Finance committee met Wednesday to discuss funding for capital construction projects, operating costs

The finance committee within Oregon State University's board of trustees met to discuss plans to move forward with its upcoming budget proposal to the Higher Education Coordinating Commission.

Chaired by board trustee Kirk Schueler, the finance committee handles matters regarding budget proposals and financial administration within the board.

The first official board meetings took place Jan. 9 and 10. The finance committee then met last month to assemble and discuss its plans for the official institutional governing board budget meeting Thursday.

Due by April 1, the overall budget proposal highlights items such as continuing operating costs, tuition rates, construction projects and accessibility needs on campus.

The decision to submit budgets came early but followed the board's timeline, said OSU President Ed Ray.

"If this were just another year, and we were dealing with the (Oregon University System) board, this conversation would be happening in early June," Ray said.

Glenn Ford, vice president of finance and administration, and Sherm Bloomer, budget director, outlined plans for continuing operating costs and requests needed for capital construction projects.

OSU anticipates a 2.5 percent enrollment growth moving forward, according to Bloomer.

Between 2008 and 2014, OSU has made education more accessible to around 2,600 Oregonians.

It is currently estimated that OSU will propose to request around $393 million for operating costs and an additional $278 million for construction funds. Out of the $278 million, $10 million will be requested for accessibility needs, $5 million for information technology system improvements and $30 million for building and program renewals.

Some of the final requests on the capital budget list, including improvements for the College of Engineering and Cascades campus development, may not be granted.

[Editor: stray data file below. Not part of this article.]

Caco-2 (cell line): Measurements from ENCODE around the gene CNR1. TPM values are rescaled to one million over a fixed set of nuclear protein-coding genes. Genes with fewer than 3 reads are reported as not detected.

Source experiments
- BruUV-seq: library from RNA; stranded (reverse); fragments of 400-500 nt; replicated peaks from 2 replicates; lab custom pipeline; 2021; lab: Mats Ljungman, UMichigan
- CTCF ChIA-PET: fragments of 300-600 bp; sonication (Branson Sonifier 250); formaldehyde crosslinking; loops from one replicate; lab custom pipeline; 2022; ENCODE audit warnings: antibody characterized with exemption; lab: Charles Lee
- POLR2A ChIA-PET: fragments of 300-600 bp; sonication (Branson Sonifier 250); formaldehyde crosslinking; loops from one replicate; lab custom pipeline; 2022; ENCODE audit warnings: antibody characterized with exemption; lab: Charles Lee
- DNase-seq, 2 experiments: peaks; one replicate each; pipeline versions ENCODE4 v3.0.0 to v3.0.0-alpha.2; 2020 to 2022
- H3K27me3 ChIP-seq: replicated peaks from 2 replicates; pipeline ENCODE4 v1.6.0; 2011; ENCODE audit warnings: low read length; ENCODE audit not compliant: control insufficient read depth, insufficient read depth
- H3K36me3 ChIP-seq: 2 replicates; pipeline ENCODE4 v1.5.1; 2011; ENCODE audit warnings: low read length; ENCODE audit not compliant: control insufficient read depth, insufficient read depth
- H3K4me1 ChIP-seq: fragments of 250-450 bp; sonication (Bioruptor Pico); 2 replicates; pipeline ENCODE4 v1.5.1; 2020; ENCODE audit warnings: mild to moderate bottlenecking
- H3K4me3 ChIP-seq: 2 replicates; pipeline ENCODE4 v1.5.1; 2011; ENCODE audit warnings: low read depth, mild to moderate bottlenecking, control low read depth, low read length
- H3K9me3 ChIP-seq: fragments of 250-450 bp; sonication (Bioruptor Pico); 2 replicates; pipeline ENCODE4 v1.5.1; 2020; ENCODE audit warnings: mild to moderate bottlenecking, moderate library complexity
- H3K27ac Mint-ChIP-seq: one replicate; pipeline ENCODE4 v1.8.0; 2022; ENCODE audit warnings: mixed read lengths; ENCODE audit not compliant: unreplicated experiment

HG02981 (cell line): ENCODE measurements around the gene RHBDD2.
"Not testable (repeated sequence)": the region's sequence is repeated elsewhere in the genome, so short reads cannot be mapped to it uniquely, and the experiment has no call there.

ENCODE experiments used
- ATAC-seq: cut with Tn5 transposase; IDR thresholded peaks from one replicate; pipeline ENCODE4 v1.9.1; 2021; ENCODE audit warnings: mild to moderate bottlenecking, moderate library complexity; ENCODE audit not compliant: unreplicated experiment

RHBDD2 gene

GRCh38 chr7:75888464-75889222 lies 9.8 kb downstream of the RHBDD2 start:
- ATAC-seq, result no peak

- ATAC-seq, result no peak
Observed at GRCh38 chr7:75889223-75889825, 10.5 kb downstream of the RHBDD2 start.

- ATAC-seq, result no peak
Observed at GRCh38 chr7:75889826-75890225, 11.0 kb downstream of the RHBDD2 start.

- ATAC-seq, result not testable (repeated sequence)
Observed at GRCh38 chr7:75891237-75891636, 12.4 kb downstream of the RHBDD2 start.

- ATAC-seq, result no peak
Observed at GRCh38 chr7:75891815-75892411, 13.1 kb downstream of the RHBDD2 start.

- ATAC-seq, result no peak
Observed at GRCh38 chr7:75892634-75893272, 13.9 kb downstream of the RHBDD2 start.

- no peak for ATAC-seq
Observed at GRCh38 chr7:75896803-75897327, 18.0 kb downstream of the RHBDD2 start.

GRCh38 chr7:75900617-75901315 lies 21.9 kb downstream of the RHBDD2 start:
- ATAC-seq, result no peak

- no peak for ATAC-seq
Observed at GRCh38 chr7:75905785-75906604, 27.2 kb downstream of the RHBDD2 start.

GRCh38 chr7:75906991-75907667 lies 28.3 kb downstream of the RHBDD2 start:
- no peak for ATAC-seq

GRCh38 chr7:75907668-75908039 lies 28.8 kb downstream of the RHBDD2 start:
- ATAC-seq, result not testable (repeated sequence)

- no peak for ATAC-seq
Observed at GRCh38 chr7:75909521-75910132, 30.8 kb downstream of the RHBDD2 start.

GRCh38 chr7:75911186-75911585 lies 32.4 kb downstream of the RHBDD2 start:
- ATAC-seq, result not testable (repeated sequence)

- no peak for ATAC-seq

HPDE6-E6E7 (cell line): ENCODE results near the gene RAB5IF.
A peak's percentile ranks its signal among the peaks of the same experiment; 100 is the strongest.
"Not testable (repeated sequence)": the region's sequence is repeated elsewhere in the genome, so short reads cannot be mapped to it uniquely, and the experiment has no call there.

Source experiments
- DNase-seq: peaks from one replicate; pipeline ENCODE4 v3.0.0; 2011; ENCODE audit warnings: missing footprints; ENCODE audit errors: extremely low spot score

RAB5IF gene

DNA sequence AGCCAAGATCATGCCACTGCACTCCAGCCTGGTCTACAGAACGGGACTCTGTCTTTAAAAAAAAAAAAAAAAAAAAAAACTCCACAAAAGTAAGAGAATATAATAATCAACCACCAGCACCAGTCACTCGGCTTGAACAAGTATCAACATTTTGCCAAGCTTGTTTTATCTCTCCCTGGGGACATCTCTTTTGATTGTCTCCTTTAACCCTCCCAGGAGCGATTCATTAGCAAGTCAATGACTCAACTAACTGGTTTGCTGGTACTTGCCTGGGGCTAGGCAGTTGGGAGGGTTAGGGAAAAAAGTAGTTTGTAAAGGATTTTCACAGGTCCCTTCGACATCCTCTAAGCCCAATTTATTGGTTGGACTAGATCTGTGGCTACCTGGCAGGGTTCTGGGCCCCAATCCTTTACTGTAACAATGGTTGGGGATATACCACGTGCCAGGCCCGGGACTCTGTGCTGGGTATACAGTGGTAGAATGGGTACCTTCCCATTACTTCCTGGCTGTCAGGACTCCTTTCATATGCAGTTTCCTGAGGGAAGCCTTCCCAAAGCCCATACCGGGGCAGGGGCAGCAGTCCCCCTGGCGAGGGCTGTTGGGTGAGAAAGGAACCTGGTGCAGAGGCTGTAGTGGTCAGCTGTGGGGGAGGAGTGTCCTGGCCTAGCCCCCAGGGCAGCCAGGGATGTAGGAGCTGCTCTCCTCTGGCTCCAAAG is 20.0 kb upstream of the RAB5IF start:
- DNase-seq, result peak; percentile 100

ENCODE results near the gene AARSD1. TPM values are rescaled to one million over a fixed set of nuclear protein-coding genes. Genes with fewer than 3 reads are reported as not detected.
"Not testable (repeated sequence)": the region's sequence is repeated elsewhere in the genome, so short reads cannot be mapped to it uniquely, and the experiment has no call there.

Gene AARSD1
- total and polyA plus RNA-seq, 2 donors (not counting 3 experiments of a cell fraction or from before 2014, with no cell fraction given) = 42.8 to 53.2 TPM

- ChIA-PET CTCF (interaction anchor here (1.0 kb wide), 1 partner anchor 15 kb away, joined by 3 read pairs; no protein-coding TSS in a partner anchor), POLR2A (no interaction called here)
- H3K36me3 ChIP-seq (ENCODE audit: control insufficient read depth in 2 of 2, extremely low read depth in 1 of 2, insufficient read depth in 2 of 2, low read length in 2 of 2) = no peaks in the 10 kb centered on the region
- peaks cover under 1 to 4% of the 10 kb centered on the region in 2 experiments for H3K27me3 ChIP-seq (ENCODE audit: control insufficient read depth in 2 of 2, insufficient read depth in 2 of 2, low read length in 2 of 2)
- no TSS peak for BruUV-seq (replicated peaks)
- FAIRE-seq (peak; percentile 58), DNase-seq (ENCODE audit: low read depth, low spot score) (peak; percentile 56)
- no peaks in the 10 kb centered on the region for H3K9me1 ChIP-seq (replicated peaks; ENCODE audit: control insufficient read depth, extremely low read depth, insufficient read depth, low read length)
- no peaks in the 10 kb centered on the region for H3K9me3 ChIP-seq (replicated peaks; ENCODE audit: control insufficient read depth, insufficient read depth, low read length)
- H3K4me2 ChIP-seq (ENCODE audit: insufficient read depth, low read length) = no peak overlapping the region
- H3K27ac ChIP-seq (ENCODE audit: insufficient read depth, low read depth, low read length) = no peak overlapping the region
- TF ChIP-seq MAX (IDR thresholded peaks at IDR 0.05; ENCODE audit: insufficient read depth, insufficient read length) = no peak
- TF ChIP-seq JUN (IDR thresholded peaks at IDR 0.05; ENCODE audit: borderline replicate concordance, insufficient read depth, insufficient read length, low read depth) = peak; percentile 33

Darry Callahan, finance committee member and vice chair of the board of trustees, described some of the university's wet labs and classrooms as lousy.

"I look at where we're putting faculty, and I'd be embarrassed to hire a new faculty member and put them in that kind of an office," Callahan said. "Where we are isn't very good in many places."

Callahan said he had concerns about rising costs affecting current programs and operations. In addition, Callahan said many of the faculty members were likely overworked.

Bloomer said this was exactly why the board needed to be assertive when approaching the Higher Education Coordinating Commission. More specifically, Bloomer mentioned the upkeep of graduate and professional programs.

"Graduate programs depend on that mentor-to-student relationship," Bloomer said. "It is, in the end, the most critical investment we have to make."

The board will meet from 9 a.m. and 1 p.m. Thursday to finalize its submissions. The meeting in the Willamette room at the CH2M Hill Alumni Center is open to all members of the public.

Sean Bassinger

Higher education reporter

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